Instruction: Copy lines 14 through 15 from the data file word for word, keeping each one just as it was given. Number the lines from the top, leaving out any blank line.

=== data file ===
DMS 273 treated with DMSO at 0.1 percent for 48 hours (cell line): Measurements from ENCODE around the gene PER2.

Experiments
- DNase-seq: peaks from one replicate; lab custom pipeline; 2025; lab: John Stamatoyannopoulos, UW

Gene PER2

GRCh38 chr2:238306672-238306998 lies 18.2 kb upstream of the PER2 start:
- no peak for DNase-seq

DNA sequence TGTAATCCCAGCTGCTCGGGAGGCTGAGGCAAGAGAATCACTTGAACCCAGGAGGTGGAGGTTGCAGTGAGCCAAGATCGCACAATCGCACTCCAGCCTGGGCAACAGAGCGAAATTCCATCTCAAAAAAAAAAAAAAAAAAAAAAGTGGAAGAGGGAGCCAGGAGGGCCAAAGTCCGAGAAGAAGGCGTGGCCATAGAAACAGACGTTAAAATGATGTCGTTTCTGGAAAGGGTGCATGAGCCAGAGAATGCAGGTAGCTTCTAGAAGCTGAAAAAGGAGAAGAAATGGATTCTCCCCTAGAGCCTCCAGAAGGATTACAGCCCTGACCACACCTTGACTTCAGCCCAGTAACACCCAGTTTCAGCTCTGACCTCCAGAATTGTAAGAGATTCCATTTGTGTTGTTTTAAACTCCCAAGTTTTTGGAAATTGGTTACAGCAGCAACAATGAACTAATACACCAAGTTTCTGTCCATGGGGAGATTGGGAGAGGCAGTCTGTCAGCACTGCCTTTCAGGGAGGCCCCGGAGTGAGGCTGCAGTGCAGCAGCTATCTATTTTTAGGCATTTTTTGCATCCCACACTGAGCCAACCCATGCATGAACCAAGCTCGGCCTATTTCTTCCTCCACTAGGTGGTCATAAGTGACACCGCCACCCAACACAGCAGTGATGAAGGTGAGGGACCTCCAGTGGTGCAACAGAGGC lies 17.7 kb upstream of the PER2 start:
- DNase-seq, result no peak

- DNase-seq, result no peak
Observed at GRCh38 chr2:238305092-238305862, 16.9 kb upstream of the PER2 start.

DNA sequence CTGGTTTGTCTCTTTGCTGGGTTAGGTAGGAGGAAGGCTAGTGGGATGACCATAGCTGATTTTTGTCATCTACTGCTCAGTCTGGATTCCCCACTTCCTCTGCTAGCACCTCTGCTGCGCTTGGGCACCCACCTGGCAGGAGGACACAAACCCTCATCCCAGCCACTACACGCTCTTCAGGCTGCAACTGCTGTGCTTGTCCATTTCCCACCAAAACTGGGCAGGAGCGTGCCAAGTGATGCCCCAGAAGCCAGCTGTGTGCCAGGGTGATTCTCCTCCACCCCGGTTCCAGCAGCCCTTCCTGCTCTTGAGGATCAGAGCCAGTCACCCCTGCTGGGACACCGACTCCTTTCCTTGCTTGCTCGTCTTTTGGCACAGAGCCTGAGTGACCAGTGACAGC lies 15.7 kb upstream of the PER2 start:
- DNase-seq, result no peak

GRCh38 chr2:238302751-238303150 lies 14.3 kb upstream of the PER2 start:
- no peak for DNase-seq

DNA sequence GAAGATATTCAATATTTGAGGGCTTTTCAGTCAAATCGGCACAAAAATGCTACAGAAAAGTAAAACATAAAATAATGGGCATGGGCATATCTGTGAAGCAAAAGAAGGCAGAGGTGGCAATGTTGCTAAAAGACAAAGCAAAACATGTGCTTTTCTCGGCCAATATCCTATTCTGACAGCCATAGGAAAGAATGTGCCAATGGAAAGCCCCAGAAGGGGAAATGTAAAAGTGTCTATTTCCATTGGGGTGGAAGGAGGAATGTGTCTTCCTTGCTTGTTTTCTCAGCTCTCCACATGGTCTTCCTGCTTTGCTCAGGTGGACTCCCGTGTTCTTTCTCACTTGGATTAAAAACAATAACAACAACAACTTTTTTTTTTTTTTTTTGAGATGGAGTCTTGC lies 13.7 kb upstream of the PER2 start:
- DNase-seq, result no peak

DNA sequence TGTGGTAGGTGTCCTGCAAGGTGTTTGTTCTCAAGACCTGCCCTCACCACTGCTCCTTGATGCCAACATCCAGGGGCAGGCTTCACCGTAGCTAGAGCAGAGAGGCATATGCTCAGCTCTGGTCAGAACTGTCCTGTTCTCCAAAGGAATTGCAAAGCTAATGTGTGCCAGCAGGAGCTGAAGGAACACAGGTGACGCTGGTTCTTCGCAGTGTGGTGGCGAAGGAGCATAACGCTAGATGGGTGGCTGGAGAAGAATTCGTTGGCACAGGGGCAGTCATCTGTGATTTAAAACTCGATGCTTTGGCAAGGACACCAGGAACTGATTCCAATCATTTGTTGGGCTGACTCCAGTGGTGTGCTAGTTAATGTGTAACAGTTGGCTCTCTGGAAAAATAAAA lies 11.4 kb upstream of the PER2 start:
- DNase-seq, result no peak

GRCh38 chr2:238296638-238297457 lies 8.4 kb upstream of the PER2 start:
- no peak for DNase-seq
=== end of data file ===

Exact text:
- no peak for DNase-seq

DNA sequence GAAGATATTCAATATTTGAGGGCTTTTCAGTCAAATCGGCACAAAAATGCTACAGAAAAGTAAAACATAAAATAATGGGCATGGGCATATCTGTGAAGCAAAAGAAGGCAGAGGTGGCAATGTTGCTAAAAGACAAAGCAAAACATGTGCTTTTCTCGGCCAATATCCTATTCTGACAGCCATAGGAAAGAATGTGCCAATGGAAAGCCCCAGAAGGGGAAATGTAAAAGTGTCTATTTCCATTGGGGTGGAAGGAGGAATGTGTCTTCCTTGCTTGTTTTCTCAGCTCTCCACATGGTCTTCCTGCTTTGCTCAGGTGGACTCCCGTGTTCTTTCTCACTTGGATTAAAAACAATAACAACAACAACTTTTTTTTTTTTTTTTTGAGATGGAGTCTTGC lies 13.7 kb upstream of the PER2 start: